After using the three different formats of reading texts, the students were asked to take follow-up tests in each session as part of classroom activities. The tests were achievement tests and included, first, a vocabulary test that measured the students' vocabulary recognition and, second, two types of reading comprehension tests (i.e., a multiple-choice comprehension test to measure their understanding of the text and a recall test to measure their identification of idea units in the text.). At the end of the course, a post-questionnaire was given to the students to document the students' attitudes toward computer-assisted reading activities as well as the students' evaluation of the computer programs they used during the course.
In addition, there was an interview which
lasted about 15-20 minutes per student
Question 4 was asked after showing and explaining to
the students the results of their vocabulary, reading comprehension, recall and
cloze tests. Although the students were asked four main questions in the
interview, the replies were not restricted in length and topic. The interview
allowed the students to speak freely about their perceptions and experiences
relating to the research questions.
This section presents the data collected from the interview which was recorded with each participant's permission and later transcribed. In the presentation of the data, the participants' actual words are conveyed as central so as not to ignore any particulars that might be related to the results of the study. The interview responses are categorised and presented here under the four main interview questions.
The most helpful format in understanding the reading passages
In terms of the most helpful format, most students chose HF (5 students), followed by PF (3 students) and NHF (1 student). The students who chose HF pointed out easy and instant access to the vocabulary information in HF as the main reason for their choice:
The students who selected PF mentioned that they could make notes and see all the information at the one time:
The student who chose NHF expressed his general impression of NHF instead of particular reasons for his choice:
The usefulness of the hypertext was also observed in his words:
In addition, he complained that there was no support for the sounds in PF:
However, there were some students who thought that NHF was good in terms of memorizing the words presented in the vocabulary section:
In brief, the students' responses indicate that
HF was the most helpful format in understanding the reading passages. The students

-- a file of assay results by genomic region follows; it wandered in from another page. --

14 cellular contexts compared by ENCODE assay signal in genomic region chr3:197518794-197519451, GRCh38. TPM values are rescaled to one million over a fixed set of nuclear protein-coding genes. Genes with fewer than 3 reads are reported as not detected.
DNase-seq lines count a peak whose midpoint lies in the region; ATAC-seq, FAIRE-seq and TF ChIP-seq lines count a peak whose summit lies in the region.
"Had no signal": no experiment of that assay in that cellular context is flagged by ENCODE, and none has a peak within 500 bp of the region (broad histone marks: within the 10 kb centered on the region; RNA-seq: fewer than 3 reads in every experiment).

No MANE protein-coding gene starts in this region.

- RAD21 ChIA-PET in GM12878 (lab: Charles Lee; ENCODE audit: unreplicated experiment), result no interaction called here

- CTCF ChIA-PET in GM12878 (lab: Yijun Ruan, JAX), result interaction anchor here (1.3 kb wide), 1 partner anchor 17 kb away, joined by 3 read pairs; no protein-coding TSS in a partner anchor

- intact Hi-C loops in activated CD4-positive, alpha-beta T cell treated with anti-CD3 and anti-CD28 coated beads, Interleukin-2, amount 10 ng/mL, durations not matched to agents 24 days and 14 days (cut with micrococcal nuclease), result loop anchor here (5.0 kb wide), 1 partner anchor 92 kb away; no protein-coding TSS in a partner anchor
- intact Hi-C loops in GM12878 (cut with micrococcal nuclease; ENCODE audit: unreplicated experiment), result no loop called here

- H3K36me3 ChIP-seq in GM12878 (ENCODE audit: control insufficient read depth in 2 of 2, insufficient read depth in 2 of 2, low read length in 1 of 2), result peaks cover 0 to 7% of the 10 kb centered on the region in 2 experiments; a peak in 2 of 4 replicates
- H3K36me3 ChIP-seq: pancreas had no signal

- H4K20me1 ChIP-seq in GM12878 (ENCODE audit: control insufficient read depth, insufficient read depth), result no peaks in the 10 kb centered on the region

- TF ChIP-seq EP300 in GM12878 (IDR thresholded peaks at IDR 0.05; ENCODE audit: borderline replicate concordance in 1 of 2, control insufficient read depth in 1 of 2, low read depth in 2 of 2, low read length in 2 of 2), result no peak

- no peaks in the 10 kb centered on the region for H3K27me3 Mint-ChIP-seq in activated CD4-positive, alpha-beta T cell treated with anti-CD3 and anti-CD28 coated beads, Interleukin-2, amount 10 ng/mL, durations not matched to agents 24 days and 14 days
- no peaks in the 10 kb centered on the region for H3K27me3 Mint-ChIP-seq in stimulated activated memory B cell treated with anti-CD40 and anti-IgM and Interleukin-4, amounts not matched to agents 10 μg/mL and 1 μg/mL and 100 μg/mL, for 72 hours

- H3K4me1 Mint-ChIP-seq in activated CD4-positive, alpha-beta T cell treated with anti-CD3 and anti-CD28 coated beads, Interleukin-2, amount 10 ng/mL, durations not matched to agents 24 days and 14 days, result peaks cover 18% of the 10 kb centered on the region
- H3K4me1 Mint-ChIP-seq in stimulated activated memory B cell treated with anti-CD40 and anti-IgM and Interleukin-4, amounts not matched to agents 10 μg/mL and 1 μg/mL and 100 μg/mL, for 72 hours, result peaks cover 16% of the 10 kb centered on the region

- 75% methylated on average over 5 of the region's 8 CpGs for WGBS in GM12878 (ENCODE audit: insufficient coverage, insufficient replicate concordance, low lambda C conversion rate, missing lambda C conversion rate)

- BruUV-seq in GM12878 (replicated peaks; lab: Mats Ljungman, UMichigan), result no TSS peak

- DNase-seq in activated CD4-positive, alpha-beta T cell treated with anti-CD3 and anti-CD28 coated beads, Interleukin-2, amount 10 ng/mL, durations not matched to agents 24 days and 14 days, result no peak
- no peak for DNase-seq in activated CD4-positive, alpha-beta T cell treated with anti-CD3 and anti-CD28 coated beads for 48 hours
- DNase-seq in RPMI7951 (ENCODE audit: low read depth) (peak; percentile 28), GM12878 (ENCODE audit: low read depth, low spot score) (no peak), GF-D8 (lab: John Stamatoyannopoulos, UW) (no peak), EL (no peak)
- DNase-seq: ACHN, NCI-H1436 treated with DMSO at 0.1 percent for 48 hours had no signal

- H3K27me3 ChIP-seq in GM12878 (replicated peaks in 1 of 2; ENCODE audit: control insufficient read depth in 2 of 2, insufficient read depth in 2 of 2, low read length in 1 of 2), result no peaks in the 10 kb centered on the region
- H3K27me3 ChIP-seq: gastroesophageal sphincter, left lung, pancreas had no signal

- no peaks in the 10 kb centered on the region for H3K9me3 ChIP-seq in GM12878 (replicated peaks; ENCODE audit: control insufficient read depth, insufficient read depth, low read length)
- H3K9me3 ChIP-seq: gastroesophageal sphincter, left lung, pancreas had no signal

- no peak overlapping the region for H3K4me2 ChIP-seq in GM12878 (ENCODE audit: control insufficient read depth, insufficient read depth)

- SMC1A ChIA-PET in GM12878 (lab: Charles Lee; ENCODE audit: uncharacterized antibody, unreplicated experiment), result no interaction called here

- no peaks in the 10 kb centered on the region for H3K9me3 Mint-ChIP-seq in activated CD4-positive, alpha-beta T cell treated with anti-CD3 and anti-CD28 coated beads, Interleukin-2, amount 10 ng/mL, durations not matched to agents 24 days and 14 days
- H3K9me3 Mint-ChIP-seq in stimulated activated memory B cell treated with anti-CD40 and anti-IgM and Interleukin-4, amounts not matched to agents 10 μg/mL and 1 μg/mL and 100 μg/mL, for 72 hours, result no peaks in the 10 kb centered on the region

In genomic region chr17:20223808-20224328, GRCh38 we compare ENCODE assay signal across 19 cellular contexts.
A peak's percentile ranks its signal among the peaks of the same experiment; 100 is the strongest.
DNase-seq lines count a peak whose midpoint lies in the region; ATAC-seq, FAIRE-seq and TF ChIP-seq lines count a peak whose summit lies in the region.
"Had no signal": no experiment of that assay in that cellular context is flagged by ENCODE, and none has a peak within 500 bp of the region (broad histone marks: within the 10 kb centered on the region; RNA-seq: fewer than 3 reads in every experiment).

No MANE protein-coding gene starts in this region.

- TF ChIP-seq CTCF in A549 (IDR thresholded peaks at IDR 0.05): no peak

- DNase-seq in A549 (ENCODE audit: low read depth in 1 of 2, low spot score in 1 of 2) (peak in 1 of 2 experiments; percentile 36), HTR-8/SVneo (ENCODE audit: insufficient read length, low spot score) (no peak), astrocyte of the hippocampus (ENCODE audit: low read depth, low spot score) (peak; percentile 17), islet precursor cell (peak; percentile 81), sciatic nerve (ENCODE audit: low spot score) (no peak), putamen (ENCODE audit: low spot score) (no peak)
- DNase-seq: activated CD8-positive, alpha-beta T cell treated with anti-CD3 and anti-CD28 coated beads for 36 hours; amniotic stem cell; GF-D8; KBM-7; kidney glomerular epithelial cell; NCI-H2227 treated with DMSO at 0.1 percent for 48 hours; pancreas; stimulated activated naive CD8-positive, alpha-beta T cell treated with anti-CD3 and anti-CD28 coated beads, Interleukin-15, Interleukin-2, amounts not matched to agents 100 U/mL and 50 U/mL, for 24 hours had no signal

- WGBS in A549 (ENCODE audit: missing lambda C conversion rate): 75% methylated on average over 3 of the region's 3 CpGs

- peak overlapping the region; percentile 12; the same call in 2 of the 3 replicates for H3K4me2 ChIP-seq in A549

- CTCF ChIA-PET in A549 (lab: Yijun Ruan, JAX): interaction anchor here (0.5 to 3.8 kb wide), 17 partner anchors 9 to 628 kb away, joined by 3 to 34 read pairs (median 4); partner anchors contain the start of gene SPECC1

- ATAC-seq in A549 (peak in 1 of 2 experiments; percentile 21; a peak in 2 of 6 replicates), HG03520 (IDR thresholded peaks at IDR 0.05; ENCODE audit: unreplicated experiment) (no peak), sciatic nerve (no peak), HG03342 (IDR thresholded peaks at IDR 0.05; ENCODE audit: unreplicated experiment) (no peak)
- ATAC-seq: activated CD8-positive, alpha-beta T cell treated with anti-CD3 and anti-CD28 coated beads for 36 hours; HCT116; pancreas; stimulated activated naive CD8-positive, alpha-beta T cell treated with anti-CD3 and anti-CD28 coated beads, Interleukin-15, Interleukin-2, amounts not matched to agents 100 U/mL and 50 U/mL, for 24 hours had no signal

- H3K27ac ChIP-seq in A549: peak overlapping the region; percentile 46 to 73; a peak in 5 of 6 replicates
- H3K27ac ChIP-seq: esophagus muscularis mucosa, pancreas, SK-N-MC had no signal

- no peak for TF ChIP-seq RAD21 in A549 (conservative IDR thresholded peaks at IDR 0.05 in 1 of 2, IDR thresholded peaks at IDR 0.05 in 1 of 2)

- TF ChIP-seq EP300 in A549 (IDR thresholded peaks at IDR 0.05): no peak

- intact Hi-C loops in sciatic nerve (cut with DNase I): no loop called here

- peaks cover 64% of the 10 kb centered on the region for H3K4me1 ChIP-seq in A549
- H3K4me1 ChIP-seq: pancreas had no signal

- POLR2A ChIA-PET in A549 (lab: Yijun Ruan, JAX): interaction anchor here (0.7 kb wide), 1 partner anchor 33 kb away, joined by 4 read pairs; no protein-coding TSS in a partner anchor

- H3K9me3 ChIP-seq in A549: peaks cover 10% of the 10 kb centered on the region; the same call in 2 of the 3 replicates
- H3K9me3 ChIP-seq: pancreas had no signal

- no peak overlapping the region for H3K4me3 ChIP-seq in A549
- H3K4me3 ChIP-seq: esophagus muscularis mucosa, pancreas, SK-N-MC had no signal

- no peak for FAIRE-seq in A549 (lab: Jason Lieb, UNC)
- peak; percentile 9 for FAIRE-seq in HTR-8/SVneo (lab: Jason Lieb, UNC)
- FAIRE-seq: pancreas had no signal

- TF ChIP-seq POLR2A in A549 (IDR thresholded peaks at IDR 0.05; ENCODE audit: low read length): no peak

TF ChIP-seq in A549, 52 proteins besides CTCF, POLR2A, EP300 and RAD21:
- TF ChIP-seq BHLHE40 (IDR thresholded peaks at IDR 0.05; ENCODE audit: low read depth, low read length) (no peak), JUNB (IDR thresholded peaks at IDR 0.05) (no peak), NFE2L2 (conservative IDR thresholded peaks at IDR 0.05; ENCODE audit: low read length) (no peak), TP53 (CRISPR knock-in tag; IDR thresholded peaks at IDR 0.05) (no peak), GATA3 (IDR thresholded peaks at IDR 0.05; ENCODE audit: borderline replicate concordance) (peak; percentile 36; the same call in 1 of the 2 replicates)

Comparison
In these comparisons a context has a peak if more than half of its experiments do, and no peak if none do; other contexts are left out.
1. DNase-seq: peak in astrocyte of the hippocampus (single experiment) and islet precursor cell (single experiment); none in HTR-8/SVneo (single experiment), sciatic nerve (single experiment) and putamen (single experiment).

felt that HF, which provided immediate access to adjunct information, helped
their reading. While the students valued making notes in PF, they generally
disliked changing screens in NHF although some of them thought that NHF was
beneficial for vocabulary learning in terms of making them to memorize words.
All of the students expressed the view that listening to the words and sentences in the computer programs was helpful:
However, two students noted that they did not use the listening features when they worked with the computer programs because of a personal decision and a working style:
In short, the students' responses indicate that
the availability of the listening function appears to be valued by the
students. Most students made use of the listening option provided in the
Of the nine students, eight students responded that they used different strategies for each text format. However, it seemed that the students did not identify exactly what kinds of strategies they adopted in working with each text format. Instead, they tended to simply describe their techniques for using lexical resources in the three different formats. With PF, most students tried to write the meanings of the words and sentences in the passages in English or make their own notes on the printed pages:
With NHF, most students were more concerned with the learning of vocabulary than the understanding of the passages so they tried to use the on-line help on new words and patterns. However, they felt that it was annoying and time consuming because they had to go back and forth between the passage screen and the vocabulary list screen:
Because of the need to change screens, one student even confessed that she did not want to use the on-line dictionary while reading the passages: